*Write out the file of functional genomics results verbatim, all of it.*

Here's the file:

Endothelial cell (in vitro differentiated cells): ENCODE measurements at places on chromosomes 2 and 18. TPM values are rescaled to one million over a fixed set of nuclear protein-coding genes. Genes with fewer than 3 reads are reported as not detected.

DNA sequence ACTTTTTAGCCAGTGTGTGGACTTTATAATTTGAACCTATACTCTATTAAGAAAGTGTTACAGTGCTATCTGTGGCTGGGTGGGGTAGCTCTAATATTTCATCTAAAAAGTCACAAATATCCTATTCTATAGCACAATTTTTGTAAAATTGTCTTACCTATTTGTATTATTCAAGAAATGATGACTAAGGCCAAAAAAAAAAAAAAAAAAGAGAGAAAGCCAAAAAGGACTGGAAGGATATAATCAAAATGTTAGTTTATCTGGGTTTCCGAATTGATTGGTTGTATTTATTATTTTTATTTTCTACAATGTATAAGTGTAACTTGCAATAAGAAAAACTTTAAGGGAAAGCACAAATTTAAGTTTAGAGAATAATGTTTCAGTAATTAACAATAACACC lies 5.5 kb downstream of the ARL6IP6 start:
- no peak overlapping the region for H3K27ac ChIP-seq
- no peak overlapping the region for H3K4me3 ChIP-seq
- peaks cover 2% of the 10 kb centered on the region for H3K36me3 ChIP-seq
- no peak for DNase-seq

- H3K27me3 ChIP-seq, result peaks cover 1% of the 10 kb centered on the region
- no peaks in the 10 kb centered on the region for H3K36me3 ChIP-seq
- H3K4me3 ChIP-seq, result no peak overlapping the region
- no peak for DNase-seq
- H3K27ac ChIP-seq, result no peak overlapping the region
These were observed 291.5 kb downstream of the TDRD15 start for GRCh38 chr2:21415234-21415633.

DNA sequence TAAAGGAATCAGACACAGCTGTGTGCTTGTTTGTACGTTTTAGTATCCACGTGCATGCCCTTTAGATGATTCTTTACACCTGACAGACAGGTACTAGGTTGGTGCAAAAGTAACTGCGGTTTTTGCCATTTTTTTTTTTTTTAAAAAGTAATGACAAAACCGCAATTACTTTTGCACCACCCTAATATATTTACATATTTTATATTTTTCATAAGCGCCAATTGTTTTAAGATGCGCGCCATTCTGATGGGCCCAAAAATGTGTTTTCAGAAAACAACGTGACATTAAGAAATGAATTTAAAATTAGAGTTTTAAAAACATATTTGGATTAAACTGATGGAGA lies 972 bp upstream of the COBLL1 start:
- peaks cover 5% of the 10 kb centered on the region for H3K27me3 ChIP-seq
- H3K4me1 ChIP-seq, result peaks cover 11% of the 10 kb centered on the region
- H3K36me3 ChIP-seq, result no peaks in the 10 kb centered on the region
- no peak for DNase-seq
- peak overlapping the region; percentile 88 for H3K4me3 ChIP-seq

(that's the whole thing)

Endothelial cell (in vitro differentiated cells): ENCODE measurements at places on chromosomes 2 and 18. TPM values are rescaled to one million over a fixed set of nuclear protein-coding genes. Genes with fewer than 3 reads are reported as not detected.

DNA sequence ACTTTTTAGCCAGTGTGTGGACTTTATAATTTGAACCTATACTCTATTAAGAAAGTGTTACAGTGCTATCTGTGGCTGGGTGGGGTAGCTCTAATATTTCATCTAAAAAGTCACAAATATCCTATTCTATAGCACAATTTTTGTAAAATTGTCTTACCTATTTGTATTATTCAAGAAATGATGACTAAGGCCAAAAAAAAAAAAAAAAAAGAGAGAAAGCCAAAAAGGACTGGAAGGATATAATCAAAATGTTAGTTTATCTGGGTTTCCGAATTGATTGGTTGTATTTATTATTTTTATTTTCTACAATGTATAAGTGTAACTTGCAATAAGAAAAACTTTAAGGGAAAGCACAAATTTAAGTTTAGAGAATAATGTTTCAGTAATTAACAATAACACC lies 5.5 kb downstream of the ARL6IP6 start:
- no peak overlapping the region for H3K27ac ChIP-seq
- no peak overlapping the region for H3K4me3 ChIP-seq
- peaks cover 2% of the 10 kb centered on the region for H3K36me3 ChIP-seq
- no peak for DNase-seq

- H3K27me3 ChIP-seq, result peaks cover 1% of the 10 kb centered on the region
- no peaks in the 10 kb centered on the region for H3K36me3 ChIP-seq
- H3K4me3 ChIP-seq, result no peak overlapping the region
- no peak for DNase-seq
- H3K27ac ChIP-seq, result no peak overlapping the region
These were observed 291.5 kb downstream of the TDRD15 start for GRCh38 chr2:21415234-21415633.

DNA sequence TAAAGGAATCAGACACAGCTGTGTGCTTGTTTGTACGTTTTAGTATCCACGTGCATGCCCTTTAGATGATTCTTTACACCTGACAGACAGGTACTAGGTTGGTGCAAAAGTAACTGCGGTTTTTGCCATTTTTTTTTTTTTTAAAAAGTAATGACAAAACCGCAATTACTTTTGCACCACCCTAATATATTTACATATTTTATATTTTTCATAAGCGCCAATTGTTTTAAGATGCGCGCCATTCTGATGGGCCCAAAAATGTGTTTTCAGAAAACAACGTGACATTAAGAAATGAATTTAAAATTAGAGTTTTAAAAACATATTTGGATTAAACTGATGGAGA lies 972 bp upstream of the COBLL1 start:
- peaks cover 5% of the 10 kb centered on the region for H3K27me3 ChIP-seq
- H3K4me1 ChIP-seq, result peaks cover 11% of the 10 kb centered on the region
- H3K36me3 ChIP-seq, result no peaks in the 10 kb centered on the region
- no peak for DNase-seq
- peak overlapping the region; percentile 88 for H3K4me3 ChIP-seq